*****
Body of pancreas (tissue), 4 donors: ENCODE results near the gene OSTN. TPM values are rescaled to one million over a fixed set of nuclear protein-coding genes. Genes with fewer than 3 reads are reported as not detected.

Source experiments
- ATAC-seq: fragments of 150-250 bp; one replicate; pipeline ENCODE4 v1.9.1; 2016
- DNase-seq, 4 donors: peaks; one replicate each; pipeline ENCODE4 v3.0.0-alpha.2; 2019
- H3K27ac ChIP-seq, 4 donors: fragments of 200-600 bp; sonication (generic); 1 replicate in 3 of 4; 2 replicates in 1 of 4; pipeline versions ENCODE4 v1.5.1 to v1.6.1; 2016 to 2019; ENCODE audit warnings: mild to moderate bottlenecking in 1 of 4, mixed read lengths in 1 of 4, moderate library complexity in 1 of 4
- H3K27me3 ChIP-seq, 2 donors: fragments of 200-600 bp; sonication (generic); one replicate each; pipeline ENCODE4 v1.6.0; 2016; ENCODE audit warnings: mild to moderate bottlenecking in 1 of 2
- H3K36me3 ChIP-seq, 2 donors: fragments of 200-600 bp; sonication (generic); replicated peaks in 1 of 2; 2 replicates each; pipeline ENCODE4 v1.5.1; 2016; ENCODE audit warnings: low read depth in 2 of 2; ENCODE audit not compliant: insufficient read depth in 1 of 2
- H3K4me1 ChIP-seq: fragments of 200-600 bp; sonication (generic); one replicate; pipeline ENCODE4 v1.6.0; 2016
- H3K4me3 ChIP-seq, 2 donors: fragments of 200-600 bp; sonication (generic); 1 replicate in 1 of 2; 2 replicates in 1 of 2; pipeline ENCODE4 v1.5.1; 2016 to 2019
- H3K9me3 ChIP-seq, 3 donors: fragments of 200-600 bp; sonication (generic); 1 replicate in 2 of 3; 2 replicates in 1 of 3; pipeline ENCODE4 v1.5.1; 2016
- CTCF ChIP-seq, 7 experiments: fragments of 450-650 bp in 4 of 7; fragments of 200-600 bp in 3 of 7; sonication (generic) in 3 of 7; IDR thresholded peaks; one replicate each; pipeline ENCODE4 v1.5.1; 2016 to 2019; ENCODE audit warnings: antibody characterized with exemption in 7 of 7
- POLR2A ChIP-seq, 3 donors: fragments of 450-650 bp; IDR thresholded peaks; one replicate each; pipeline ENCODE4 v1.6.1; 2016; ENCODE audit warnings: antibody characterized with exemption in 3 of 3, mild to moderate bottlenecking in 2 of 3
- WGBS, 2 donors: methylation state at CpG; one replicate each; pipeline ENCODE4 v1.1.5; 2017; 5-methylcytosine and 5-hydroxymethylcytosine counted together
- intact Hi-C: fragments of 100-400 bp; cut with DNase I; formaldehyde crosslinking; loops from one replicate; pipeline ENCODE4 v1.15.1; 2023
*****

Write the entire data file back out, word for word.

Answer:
Body of pancreas (tissue), 4 donors: ENCODE results near the gene OSTN. TPM values are rescaled to one million over a fixed set of nuclear protein-coding genes. Genes with fewer than 3 reads are reported as not detected.

Source experiments
- ATAC-seq: fragments of 150-250 bp; one replicate; pipeline ENCODE4 v1.9.1; 2016
- DNase-seq, 4 donors: peaks; one replicate each; pipeline ENCODE4 v3.0.0-alpha.2; 2019
- H3K27ac ChIP-seq, 4 donors: fragments of 200-600 bp; sonication (generic); 1 replicate in 3 of 4; 2 replicates in 1 of 4; pipeline versions ENCODE4 v1.5.1 to v1.6.1; 2016 to 2019; ENCODE audit warnings: mild to moderate bottlenecking in 1 of 4, mixed read lengths in 1 of 4, moderate library complexity in 1 of 4
- H3K27me3 ChIP-seq, 2 donors: fragments of 200-600 bp; sonication (generic); one replicate each; pipeline ENCODE4 v1.6.0; 2016; ENCODE audit warnings: mild to moderate bottlenecking in 1 of 2
- H3K36me3 ChIP-seq, 2 donors: fragments of 200-600 bp; sonication (generic); replicated peaks in 1 of 2; 2 replicates each; pipeline ENCODE4 v1.5.1; 2016; ENCODE audit warnings: low read depth in 2 of 2; ENCODE audit not compliant: insufficient read depth in 1 of 2
- H3K4me1 ChIP-seq: fragments of 200-600 bp; sonication (generic); one replicate; pipeline ENCODE4 v1.6.0; 2016
- H3K4me3 ChIP-seq, 2 donors: fragments of 200-600 bp; sonication (generic); 1 replicate in 1 of 2; 2 replicates in 1 of 2; pipeline ENCODE4 v1.5.1; 2016 to 2019
- H3K9me3 ChIP-seq, 3 donors: fragments of 200-600 bp; sonication (generic); 1 replicate in 2 of 3; 2 replicates in 1 of 3; pipeline ENCODE4 v1.5.1; 2016
- CTCF ChIP-seq, 7 experiments: fragments of 450-650 bp in 4 of 7; fragments of 200-600 bp in 3 of 7; sonication (generic) in 3 of 7; IDR thresholded peaks; one replicate each; pipeline ENCODE4 v1.5.1; 2016 to 2019; ENCODE audit warnings: antibody characterized with exemption in 7 of 7
- POLR2A ChIP-seq, 3 donors: fragments of 450-650 bp; IDR thresholded peaks; one replicate each; pipeline ENCODE4 v1.6.1; 2016; ENCODE audit warnings: antibody characterized with exemption in 3 of 3, mild to moderate bottlenecking in 2 of 3
- WGBS, 2 donors: methylation state at CpG; one replicate each; pipeline ENCODE4 v1.1.5; 2017; 5-methylcytosine and 5-hydroxymethylcytosine counted together
- intact Hi-C: fragments of 100-400 bp; cut with DNase I; formaldehyde crosslinking; loops from one replicate; pipeline ENCODE4 v1.15.1; 2023